It has been said that all art is political—but some art is certainly more overtly political than a painting of a bowl of fruit or a mountain landscape. There are artists whose work points out the foibles of governmental, religious or corporate policies and actions.
Can this work change the world? Probably not, but who can deny the impact of Käthe Kollwitz’s charcoal drawings and etchings of suffering mothers trying to secure a safe future for their children during the two world wars? Or Goya’s “Executions on the Third of May”? Or the biting drawings of George Grosz, or Sue Coe’s ruthlessly pointed depictions of all the abuses visited upon the powerless by corporate America? Then, of course, there’s “Guernica,” Picasso’s masterpiece about the “experimental” bombing of a Spanish town just to see if aerial bombing really worked. It did.
Two local galleries are hosting exhibitions with strong political messages, with the work and subject matter coming from the personal experiences of both artists.
Heinz Kossler was a 14-year-old student at a German boarding school in 1968 when he and his classmates saw black Olympic athletes Tommie Smith and John Carlos receive their gold and bronze medals in Mexico City. Then, with the American national anthem playing, the pair raised their fists in a “black power” salute in protest. Chaos exploded in the school’s dining hall: There was screaming, overturned furniture, broken dishes and windows. Kossler says he has never forgotten the impact of those raised fists.
More concerned with message than with medium, Kossler’s Polemic exhibit at the Pump Gallery begins at the entrance to the gallery space, where viewers are admonished to “Think” by 18-inch ceramic letters standing on a narrow 4-foot-high pedestal. From here, the theme of a fist as a symbol of defiance begins. One expression of that theme is through the serigraphs of fists lying in challenging postures on tables.
Strongly phallic ceramic fists rise from small black shelves on the gallery walls. The ceramic works are beautifully crafted. Some are unglazed, others are glazed or stained, but all express defiance.
There is also a large mixed-media work of the iconic image of the two Olympic athletes on their podiums with raised fists. This is not a new theme for Kossler—it has haunted him for many years and has arisen fresh in his memory as he observes the current American political atmosphere, which he refers to as the “Texas Inquisition.”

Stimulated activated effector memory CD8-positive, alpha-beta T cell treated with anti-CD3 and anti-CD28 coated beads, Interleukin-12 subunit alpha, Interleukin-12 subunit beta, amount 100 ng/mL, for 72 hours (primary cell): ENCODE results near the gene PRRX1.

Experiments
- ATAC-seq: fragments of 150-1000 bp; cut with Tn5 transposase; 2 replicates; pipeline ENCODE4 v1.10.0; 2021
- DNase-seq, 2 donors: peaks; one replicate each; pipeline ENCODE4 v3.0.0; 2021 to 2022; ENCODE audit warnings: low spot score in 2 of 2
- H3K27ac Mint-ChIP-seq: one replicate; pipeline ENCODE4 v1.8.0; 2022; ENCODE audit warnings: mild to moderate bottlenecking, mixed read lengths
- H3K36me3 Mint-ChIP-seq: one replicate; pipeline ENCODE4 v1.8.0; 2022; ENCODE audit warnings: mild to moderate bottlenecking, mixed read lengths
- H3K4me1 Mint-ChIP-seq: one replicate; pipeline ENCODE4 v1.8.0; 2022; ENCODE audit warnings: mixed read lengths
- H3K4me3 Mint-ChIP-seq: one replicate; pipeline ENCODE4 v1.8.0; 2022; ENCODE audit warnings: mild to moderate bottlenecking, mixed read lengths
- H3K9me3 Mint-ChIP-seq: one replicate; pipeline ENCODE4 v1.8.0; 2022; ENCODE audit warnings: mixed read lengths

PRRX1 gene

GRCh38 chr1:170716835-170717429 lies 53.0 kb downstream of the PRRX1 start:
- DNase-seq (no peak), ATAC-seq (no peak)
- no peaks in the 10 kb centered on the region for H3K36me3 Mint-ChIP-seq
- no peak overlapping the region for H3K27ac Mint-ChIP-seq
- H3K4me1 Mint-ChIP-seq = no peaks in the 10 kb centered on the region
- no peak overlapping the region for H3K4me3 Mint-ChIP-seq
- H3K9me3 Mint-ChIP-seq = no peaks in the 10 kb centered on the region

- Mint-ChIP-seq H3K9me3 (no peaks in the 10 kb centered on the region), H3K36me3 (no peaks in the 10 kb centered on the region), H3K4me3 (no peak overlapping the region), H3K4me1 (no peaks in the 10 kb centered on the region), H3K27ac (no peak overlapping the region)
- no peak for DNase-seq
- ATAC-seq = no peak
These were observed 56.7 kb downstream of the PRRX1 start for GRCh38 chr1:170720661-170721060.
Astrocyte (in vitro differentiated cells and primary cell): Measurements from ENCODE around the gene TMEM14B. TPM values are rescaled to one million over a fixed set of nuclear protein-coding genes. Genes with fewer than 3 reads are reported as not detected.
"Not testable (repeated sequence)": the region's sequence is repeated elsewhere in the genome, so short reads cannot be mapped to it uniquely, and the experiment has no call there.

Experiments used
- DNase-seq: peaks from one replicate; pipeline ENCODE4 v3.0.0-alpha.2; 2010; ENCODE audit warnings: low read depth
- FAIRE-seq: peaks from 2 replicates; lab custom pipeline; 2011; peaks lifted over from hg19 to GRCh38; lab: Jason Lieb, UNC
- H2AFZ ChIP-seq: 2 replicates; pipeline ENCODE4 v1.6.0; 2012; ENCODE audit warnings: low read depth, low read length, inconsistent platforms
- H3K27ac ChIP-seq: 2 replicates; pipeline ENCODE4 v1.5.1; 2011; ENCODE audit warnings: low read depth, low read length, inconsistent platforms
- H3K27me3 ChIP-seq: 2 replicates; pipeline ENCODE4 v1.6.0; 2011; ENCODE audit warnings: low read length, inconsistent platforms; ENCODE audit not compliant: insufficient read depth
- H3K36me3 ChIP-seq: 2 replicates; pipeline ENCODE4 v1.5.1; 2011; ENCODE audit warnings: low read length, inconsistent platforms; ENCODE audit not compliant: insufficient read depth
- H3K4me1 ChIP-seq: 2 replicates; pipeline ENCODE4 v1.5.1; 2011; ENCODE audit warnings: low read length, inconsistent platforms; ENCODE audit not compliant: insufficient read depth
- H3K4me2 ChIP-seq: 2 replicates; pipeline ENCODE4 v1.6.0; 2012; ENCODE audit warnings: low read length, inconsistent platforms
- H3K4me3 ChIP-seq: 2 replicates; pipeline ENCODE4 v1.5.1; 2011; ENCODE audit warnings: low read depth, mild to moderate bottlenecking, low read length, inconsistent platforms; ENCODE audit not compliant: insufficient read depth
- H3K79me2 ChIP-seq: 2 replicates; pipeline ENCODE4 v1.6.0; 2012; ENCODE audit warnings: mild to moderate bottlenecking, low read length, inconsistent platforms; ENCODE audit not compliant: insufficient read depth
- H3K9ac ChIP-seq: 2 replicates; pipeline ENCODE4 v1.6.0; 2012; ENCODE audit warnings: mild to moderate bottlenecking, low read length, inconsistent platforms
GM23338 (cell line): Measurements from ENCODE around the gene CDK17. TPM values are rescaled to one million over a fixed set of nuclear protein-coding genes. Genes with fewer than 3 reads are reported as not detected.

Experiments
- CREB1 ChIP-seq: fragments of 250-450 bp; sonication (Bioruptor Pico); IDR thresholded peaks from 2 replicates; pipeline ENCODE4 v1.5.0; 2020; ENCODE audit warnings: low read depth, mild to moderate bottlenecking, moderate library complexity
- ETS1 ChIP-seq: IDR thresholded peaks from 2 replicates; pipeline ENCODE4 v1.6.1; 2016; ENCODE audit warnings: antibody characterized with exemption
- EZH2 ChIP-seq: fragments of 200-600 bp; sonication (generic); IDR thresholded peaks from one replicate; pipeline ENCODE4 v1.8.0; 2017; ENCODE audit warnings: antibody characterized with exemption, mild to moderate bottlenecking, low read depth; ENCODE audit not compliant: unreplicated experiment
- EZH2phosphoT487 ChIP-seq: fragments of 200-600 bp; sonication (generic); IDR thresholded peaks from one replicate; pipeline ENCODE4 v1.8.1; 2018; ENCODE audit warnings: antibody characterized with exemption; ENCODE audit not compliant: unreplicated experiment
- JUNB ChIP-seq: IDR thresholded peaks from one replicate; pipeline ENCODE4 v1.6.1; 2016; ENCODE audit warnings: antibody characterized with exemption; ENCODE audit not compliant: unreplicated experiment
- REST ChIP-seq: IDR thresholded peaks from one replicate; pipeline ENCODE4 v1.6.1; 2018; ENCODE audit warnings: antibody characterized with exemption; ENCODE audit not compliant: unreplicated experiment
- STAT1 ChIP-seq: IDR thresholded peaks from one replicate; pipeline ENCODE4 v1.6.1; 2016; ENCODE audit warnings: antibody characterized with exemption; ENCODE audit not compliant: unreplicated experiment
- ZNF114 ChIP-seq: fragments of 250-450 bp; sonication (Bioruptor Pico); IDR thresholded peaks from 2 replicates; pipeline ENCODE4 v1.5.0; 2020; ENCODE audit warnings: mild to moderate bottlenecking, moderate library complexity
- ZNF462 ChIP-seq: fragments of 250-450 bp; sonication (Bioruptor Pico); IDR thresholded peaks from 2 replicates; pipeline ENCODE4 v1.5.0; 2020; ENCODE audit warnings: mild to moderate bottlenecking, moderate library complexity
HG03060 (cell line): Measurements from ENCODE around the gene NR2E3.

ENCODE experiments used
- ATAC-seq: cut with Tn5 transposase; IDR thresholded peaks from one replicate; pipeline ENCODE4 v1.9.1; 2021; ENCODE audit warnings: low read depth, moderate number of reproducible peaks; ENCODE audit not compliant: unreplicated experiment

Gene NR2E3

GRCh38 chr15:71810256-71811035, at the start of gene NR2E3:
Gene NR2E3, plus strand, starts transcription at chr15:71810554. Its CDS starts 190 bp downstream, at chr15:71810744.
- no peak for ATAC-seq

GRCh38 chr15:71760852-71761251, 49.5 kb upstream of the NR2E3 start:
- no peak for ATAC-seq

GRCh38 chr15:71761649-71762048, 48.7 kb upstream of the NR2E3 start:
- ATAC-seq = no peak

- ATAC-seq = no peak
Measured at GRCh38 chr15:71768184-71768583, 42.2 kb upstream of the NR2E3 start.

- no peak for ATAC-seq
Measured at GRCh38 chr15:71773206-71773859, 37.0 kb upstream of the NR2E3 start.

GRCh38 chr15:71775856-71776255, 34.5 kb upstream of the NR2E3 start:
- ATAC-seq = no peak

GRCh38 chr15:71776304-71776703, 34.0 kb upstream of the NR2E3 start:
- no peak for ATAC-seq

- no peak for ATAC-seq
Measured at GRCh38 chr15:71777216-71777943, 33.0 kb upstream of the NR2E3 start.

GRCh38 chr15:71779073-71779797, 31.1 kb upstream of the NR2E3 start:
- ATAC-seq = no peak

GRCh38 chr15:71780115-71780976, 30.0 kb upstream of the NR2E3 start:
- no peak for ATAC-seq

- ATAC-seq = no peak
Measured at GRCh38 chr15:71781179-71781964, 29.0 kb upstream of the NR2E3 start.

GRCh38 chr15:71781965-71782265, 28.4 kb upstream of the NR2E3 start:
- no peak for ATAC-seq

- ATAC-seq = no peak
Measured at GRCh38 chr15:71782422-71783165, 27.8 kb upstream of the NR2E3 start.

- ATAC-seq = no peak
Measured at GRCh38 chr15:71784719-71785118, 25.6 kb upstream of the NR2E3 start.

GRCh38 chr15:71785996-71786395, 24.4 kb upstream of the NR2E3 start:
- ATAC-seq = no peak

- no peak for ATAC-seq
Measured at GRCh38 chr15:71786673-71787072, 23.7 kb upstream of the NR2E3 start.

But it isn’t just foreign-born artists who are capable of expressing concern over the state of American politics. At the Asheville Area Arts Council’s Board Room Gallery, narrative painter Skip Rohde offers his Meditation on War series. A U.S. Navy officer for 22 years, Rohde became a full-time painter and printmaker after his retirement in 1999.
His firsthand knowledge of the loneliness and desolation experienced by military personnel and their loved ones is evident in his diptych “You Don’t Understand.” Featuring a dark-gray sky fading into pale oranges above a bleak, stony landscape, one panel presents a dejected young soldier perching on an uncomfortable folding chair, head down, loosely holding a blue satin jacket. In the opposite panel, an equally unhappy young woman with bare shoulders and feet stands in a blue satin dress, her arms folded across her chest. The soldier’s fatigue hat lies collapsed at her feet. Though separated by an obvious distance, the two turn away from each other in their misery.
Smaller works in Rohde’ exhibition include images of bullet-riddled walls and shelled homes, depictions of locations he witnessed during his time as a peacekeeper in Bosnia.
Other works, such as “The Soccer Player” and “Village Resurrection,” evoke the efforts of the citizenry to pick up their shattered lives and work toward normalcy.
Rohde could not resist one sardonic poke at phony, thoughtless “patriotism.” In “Pleasantville” (actually part of a related series of paintings, Bush League), an all-American family stands happily in their suburban back yard, smiling confidently, their dog lying obediently at their feet. It looks like a pretty innocuous family photo, until you notice that each family member is holding an assault rifle, and all of them—including the collie—are wearing flak jackets.
[Connie Bostic is an Asheville-based painter and writer.]
who: Heinz Kossler’s Polemic and Skip Rohde’s Meditations on War
what: Two artistic examinations of politics
where: Polemic is on display at the Pump Gallery (109 Roberts St.), and Meditations on War is on display at the Asheville Area Arts Council’s Boardroom Gallery (11 Biltmore Ave.)
when: Polemic is on display through Wednesday, Oct. 31. Meditations on War is on display through Friday, Oct. 26